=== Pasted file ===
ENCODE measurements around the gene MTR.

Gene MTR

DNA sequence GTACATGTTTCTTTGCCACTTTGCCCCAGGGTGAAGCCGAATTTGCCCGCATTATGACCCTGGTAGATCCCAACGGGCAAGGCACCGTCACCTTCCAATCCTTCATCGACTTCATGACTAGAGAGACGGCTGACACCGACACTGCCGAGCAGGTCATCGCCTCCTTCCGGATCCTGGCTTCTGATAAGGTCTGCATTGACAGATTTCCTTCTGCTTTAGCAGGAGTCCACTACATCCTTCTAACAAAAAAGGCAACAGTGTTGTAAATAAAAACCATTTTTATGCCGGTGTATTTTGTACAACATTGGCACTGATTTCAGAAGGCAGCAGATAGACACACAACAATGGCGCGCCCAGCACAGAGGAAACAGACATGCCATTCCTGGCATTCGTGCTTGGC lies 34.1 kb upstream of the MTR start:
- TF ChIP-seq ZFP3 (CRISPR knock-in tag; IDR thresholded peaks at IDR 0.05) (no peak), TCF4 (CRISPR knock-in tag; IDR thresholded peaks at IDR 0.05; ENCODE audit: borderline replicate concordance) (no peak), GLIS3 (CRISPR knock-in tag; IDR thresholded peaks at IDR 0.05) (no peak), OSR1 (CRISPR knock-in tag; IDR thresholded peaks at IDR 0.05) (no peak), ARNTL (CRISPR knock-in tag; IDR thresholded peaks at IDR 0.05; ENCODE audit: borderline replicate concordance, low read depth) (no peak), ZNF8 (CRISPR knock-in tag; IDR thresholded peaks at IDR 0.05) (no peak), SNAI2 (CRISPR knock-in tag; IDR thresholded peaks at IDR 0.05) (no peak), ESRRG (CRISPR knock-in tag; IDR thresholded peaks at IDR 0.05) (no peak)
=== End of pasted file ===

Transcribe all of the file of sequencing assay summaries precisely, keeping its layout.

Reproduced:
ENCODE measurements around the gene MTR.

Gene MTR

DNA sequence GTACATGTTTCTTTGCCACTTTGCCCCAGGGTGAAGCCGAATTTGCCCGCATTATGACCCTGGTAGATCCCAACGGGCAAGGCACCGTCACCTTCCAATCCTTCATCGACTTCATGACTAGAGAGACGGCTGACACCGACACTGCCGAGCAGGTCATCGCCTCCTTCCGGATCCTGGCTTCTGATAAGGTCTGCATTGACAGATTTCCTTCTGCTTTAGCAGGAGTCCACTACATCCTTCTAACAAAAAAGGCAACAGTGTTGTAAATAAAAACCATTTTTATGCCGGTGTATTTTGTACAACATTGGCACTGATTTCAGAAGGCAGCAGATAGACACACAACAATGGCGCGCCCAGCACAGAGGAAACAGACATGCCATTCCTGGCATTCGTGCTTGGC lies 34.1 kb upstream of the MTR start:
- TF ChIP-seq ZFP3 (CRISPR knock-in tag; IDR thresholded peaks at IDR 0.05) (no peak), TCF4 (CRISPR knock-in tag; IDR thresholded peaks at IDR 0.05; ENCODE audit: borderline replicate concordance) (no peak), GLIS3 (CRISPR knock-in tag; IDR thresholded peaks at IDR 0.05) (no peak), OSR1 (CRISPR knock-in tag; IDR thresholded peaks at IDR 0.05) (no peak), ARNTL (CRISPR knock-in tag; IDR thresholded peaks at IDR 0.05; ENCODE audit: borderline replicate concordance, low read depth) (no peak), ZNF8 (CRISPR knock-in tag; IDR thresholded peaks at IDR 0.05) (no peak), SNAI2 (CRISPR knock-in tag; IDR thresholded peaks at IDR 0.05) (no peak), ESRRG (CRISPR knock-in tag; IDR thresholded peaks at IDR 0.05) (no peak)